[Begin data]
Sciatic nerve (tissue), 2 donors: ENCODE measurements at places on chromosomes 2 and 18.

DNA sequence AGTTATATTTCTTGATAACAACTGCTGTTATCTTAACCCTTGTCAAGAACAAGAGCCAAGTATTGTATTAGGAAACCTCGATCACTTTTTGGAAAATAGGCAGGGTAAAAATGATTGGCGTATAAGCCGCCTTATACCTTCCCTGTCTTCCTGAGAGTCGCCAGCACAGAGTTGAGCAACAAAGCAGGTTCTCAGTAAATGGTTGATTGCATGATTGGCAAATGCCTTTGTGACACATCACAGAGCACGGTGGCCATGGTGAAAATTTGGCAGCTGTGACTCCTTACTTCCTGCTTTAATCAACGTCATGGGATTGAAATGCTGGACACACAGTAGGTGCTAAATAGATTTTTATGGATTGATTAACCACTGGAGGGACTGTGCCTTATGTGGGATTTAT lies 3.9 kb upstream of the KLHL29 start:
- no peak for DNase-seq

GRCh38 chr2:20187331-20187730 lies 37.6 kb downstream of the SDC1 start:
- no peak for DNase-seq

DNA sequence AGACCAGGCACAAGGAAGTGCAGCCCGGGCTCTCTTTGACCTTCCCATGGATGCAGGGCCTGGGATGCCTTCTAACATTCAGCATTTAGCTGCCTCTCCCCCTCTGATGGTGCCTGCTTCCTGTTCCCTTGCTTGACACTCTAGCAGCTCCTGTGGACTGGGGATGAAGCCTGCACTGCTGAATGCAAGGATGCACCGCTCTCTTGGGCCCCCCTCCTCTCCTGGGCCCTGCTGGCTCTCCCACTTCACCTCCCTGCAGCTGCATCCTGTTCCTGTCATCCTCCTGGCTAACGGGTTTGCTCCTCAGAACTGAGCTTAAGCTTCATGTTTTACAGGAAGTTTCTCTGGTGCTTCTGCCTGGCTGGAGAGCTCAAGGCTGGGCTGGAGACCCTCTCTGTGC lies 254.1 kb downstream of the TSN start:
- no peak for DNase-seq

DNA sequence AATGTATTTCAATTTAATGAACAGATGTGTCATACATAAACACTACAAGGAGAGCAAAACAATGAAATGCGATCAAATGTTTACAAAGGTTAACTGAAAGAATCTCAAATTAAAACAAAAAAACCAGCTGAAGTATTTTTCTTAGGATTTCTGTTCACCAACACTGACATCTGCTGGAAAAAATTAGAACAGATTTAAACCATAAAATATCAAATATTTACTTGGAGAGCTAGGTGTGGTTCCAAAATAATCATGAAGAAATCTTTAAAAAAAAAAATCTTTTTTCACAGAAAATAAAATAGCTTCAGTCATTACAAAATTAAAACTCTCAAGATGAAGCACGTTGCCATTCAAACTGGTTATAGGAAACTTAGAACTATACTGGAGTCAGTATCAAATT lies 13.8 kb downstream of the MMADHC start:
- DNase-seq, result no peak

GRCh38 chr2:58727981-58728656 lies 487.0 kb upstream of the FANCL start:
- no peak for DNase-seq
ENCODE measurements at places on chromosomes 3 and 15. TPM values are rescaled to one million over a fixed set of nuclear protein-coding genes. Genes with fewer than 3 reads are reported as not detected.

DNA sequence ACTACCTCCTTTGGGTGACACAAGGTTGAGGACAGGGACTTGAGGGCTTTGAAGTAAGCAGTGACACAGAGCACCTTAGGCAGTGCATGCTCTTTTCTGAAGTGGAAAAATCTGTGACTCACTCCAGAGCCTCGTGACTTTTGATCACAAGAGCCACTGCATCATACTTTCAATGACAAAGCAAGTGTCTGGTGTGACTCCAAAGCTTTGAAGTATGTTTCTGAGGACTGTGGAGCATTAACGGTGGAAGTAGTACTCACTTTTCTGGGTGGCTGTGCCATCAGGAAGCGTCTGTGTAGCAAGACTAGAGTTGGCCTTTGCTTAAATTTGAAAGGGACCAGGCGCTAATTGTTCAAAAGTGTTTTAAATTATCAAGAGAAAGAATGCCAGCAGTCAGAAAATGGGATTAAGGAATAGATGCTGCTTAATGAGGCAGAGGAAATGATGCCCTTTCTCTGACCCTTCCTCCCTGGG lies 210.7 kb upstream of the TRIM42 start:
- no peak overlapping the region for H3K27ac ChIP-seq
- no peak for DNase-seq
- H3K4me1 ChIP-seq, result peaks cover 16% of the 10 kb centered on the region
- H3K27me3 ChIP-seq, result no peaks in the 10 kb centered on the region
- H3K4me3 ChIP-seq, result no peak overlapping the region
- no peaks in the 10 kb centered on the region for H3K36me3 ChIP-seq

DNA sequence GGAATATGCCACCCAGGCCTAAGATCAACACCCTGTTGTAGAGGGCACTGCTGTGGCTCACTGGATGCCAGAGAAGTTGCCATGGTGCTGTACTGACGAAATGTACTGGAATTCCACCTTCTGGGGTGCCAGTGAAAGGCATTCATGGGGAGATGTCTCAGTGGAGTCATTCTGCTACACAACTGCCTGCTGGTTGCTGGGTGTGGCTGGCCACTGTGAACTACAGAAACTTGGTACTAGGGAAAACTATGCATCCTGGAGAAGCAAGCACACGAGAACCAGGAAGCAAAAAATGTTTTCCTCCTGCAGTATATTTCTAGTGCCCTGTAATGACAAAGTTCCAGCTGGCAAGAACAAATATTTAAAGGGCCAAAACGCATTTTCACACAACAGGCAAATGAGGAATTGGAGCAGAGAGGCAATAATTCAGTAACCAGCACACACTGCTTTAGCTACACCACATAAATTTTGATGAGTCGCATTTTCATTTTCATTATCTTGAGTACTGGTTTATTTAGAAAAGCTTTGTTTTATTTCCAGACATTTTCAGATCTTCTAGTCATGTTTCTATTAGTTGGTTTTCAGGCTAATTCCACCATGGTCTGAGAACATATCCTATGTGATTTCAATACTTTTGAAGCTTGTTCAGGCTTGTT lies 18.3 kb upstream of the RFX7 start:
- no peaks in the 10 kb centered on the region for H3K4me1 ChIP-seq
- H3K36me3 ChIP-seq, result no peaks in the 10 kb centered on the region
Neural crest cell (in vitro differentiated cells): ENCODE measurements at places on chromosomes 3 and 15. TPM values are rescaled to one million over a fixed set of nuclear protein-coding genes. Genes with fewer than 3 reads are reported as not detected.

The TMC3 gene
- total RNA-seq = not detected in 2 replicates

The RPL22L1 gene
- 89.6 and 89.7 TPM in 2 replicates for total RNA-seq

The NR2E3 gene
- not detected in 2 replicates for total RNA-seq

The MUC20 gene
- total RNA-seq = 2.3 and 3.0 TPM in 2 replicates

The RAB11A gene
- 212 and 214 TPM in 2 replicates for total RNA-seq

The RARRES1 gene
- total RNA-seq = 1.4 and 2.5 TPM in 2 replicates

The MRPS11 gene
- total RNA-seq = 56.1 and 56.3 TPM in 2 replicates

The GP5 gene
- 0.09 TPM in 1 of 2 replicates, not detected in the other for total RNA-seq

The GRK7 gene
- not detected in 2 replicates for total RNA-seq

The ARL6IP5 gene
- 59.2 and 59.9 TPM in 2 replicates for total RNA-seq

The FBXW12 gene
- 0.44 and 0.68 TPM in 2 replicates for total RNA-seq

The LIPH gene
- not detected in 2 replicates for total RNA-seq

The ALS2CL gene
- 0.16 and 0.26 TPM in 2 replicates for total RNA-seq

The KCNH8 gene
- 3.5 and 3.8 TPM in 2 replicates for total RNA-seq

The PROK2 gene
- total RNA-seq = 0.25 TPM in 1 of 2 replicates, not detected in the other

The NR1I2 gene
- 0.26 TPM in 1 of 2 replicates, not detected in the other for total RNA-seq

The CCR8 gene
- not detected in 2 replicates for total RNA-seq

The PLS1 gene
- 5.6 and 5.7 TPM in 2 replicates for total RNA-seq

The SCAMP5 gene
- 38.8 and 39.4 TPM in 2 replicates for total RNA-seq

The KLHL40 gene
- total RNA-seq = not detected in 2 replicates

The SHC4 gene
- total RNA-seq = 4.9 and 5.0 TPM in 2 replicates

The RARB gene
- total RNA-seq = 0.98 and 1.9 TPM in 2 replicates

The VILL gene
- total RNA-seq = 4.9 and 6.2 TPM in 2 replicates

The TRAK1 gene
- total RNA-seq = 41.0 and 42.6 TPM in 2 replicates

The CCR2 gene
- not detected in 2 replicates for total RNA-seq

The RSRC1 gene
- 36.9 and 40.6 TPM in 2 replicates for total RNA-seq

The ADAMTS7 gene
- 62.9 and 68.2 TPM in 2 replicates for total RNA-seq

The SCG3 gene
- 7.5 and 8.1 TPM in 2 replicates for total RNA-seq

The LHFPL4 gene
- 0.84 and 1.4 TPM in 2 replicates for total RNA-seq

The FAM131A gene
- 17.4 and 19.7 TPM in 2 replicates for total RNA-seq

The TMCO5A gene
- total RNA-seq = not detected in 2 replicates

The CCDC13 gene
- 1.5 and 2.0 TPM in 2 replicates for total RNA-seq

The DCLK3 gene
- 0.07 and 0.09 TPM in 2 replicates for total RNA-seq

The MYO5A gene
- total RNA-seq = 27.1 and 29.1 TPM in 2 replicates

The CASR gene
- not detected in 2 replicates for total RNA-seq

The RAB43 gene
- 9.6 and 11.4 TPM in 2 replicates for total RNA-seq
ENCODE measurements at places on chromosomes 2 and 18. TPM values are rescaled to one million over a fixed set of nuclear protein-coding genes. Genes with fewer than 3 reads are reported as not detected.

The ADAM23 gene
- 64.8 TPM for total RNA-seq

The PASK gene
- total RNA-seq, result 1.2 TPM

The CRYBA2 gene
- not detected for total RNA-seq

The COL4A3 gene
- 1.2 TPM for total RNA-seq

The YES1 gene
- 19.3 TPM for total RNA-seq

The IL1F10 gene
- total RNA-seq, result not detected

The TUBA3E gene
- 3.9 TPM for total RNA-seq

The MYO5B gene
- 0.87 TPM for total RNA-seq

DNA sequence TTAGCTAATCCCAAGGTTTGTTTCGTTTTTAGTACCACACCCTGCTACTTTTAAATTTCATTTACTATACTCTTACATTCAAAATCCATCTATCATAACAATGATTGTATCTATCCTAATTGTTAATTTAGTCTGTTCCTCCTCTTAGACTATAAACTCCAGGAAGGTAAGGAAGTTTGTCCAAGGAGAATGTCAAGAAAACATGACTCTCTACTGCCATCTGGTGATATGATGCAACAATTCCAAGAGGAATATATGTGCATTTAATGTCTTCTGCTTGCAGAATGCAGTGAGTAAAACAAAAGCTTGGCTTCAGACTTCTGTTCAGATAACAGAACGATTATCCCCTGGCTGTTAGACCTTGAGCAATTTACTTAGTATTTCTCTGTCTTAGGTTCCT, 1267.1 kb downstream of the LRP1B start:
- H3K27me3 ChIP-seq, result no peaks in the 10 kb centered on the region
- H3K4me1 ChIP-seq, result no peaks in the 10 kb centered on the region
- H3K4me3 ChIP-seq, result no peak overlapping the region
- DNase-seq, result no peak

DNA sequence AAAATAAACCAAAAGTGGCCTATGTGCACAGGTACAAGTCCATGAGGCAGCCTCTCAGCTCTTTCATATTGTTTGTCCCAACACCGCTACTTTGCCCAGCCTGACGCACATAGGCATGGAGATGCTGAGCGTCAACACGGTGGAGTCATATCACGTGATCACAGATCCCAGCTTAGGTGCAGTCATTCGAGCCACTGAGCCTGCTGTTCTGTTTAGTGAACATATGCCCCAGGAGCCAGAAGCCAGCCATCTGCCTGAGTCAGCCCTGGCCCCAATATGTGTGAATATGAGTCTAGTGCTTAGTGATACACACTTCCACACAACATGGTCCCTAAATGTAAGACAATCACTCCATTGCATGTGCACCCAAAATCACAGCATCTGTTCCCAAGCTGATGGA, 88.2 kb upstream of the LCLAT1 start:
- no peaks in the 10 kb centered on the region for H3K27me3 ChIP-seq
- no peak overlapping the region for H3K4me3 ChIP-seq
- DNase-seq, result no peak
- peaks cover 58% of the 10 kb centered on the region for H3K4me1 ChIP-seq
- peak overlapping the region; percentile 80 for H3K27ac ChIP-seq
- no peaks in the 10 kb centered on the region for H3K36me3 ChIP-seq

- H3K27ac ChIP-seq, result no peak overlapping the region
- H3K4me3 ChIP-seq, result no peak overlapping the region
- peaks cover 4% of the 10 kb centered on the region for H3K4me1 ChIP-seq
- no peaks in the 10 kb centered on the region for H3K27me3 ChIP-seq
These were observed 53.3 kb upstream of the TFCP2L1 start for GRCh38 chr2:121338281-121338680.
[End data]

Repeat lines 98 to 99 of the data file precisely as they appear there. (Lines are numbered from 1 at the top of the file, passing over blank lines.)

- 64.8 TPM for total RNA-seq

The PASK gene